On December 31, the federal government’s latest amendments to Canada’s Temporary Foreign Worker Program (TFWP) came into effect, including a change that prevented employers who had criminal convictions in human trafficking, sexually assaulting an employee, or causing the death of an employee from participating in the TFWP; however, the change was later dropped.
The TFWP was introduced in response to Canadian employers who claimed they could not find sufficient qualified workers in Canada, and allows employers to bring non-Canadians to work in the country for a limited time under temporary work visas.
However, the Immigrant Workers Centre (IWC) of Montreal, whose mandate includes educating workers about their rights and improving their living and working conditions, believes that the TFWP is a ‘revolving door’ immigration policy that breeds precarity among the workers in the program. As such, the IWC assisted with the creation of the Temporary Foreign Workers Association (TFWA), which had its first general assembly on November 23, 2013.
“It is a form of indentured slavery, which becomes more prominent when the worker gets into a labour dispute with an abusive employer.”
“The best people that can fight for our rights as temporary foreign workers [are] the same temporary foreign workers,” said Helena Sanchez, head representative for TFWA Montreal and a temporary foreign worker, in a phone interview with The Daily.
Sanchez came to Canada from Spain under the Experience Canada program, which provided her with a temporary open work permit. Even though it is a work-holiday program, Sanchez said that most Europeans come to Canada for the work and not for the holiday.
“It was super difficult to find a job, just because of the visa. I got this special number, which starts with a nine, that says that you are a temporary foreign worker,” Sanchez explained. “Employers don’t want to employ you, because they know that you would be obligated to leave the country in a year.”
“It’s cool that you have an open visa, but when you have an open visa not associated to any employer it means that you’re not going to have services. And [even] after a year I couldn’t go to [the] hospital. I paid all my taxes all year, like a normal Canadian [resident, but I had] no services, health insurance. I [had] absolutely nothing,” she added.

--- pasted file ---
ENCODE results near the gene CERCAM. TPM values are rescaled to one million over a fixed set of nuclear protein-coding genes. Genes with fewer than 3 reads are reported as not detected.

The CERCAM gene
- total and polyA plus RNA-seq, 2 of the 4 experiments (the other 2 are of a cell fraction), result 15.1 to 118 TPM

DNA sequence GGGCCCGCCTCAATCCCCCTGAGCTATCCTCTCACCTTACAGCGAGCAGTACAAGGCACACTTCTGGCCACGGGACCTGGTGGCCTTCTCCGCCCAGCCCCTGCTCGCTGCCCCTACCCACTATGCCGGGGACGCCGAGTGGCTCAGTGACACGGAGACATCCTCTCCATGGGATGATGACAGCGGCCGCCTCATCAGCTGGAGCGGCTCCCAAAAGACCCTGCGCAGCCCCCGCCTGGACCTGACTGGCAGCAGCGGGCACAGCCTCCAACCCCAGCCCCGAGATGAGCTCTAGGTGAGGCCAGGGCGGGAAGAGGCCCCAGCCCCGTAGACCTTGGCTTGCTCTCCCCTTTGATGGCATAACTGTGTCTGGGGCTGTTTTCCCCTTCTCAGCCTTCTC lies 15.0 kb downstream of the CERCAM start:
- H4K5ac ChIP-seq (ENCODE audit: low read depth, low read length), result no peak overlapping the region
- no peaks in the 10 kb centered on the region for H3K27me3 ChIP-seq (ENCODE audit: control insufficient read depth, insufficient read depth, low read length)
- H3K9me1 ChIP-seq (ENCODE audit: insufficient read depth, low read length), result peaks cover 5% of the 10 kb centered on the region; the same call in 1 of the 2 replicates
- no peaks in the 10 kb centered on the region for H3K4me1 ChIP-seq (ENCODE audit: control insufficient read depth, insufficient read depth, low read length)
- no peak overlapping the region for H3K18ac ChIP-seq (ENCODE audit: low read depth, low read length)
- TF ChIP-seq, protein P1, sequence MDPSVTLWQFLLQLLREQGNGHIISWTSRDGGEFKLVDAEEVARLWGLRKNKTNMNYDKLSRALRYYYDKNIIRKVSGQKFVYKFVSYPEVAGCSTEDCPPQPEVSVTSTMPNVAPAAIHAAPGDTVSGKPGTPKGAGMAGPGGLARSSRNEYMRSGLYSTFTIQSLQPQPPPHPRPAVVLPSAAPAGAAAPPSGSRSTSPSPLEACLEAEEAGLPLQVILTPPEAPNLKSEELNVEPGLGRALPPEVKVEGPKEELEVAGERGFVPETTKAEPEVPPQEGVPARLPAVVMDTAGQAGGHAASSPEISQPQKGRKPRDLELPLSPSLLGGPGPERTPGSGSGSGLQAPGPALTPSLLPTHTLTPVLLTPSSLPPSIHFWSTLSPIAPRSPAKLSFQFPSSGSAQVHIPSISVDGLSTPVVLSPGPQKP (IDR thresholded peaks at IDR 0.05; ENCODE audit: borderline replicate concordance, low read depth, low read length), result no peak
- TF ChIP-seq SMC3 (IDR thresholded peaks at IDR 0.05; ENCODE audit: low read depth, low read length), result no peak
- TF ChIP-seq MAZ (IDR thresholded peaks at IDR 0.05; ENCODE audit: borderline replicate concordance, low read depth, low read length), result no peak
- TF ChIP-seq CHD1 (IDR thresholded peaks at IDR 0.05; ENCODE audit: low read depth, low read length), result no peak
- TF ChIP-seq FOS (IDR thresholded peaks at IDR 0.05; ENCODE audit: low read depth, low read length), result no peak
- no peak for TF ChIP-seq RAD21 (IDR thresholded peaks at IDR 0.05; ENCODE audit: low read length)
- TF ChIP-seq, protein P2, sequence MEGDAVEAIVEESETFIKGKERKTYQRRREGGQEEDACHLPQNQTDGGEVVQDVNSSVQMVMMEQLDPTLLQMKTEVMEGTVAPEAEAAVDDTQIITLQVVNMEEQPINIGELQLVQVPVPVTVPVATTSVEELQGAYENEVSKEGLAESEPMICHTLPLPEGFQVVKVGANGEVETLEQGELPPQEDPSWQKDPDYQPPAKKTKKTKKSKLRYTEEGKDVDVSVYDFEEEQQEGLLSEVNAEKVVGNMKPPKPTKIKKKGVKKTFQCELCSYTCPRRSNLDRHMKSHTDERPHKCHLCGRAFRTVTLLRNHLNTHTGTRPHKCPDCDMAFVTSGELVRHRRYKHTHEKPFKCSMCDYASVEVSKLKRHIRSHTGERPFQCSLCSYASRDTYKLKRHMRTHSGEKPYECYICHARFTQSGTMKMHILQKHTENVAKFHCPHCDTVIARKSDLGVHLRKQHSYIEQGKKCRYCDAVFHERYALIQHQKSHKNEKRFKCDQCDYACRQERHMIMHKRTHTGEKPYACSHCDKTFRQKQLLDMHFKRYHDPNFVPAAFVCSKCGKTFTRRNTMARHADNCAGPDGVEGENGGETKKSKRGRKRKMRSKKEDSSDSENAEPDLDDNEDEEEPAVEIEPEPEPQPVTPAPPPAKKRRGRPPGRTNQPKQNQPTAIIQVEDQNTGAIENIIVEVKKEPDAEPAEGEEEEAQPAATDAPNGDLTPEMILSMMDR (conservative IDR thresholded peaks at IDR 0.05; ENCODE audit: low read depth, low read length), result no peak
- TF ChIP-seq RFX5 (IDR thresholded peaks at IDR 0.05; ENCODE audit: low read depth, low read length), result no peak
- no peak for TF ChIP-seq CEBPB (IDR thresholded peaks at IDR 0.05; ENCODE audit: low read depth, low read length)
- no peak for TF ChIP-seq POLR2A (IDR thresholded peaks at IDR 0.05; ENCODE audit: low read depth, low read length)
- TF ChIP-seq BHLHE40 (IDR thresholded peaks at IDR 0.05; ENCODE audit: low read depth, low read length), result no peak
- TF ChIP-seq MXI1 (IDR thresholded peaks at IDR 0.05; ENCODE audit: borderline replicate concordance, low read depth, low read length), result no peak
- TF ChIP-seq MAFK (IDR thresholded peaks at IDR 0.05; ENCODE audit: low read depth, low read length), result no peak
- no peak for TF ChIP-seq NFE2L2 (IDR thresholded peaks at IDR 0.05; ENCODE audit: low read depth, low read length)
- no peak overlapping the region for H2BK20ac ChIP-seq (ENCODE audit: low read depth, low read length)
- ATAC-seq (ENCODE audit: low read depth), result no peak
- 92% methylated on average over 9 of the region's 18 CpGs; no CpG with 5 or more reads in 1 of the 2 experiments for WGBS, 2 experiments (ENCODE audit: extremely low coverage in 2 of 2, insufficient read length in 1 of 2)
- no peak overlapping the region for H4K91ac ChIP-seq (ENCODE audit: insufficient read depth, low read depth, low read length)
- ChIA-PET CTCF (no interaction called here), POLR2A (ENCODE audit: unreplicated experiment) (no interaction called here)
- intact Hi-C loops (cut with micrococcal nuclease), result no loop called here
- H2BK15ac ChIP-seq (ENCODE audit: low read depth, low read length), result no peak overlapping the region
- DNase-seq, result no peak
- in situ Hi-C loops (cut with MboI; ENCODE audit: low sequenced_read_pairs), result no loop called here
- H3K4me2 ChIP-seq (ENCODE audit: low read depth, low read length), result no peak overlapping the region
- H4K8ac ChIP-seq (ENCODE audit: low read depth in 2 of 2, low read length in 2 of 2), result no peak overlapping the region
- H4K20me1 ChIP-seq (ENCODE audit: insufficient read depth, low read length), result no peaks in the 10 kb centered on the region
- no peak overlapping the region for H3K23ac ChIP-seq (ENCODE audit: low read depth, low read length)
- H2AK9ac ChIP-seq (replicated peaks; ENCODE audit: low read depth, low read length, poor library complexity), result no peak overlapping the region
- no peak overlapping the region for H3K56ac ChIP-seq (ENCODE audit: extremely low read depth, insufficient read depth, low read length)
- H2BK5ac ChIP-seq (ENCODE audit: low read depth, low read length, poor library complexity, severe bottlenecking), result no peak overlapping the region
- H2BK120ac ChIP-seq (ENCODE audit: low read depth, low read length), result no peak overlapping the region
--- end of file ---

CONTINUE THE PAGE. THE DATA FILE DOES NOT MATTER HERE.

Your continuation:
According to Neil LaDode, a representative from TFWA and a migrant worker who is not working under the TFWP, another problem workers like him face is the isolation they encounter in the workplace.
“We want to have equality; not only equal [in] the system, but also [free] from the stigma. We want the confirmation that temporary foreign workers need to be welcomed well, from the government as well as from the society,” LaDode said in an interview with The Daily.
Other than an open temporary work visa, workers can also have closed visas tied to specific employers; however, Sanchez said that the closed work permits seem to give an unfair advantage to the employers with regards to controlling the rights of their employees.
“You are in the hands of your employer. He or she decides when you are coming, when you are leaving, what are your rights, and what aren’t your rights,” she added.
Adrienne Gibson, associate researcher at Migrant Workers’ Rights Quebec (MWR), believes that the Conservative government has decided to prioritize the demands of employers through the TFWP, rather than immigration programs which bring foreign workers and families on permanent status.
“I have the right. It’s just that they try [to make sure you do not] know what your real rights are in Canada.”
Although on paper all temporary foreign workers are supposed to have access to all the same protections as Canadian workers, Gibson told The Daily that, in reality, that has never been the case for about 50 per cent of them.
“The fact that some of these workers can be sent home at any time upon the employer’s request, without access to an impartial review of the decision to repatriate them, is a huge obstacle and is an example of how the TFWP seems to be unconstitutional, in our opinion,” Gibson said in an email to The Daily.
According to Joey Calugay, community organizer at the IWC, even having closed work permits could be problematic for temporary foreign workers.
“Most have closed work permits which tie them to one employer. Their ability to stay in Canada is tied to that employment. It is a form of indentured slavery, which becomes more prominent when the worker gets into a labour dispute with an abusive employer,” said Calugay in an email to The Daily.
“The worker is immediately faced with the choice of fighting for their rights and perhaps losing their employment, and thus their right to stay and continue to have an income to support themselves or their families, or to remain silent and simply endure the abuse and exploitation,” Calugay continued.
Sanchez explained to The Daily that when she went to renew her visa, she encountered problems at the Canadian border. “I [got] to the border, because in this program, you have to get out of the country, and then come back to process your visa. [Border services] told me that I should have private health insurance, because without my private health insurance, it would be impossible to get into the country. […] But in [IWC], they told me […] if you have a permit, if you have a job, you have a right to have public health insurance,” Sanchez explained.
“I have the right. It’s just that they try [to make sure you do not] know what your real rights are in Canada,” Sanchez continued.
In December 2011, the Quebec Commission on Human Rights and Youth Rights issued a legal opinion stating that various aspects of these programs violate the Quebec Charter of Human Rights. Apart from that, while organizations like the IWC and MWR are investigating the legality of the TFWP, to date, no legal action has been taken against it.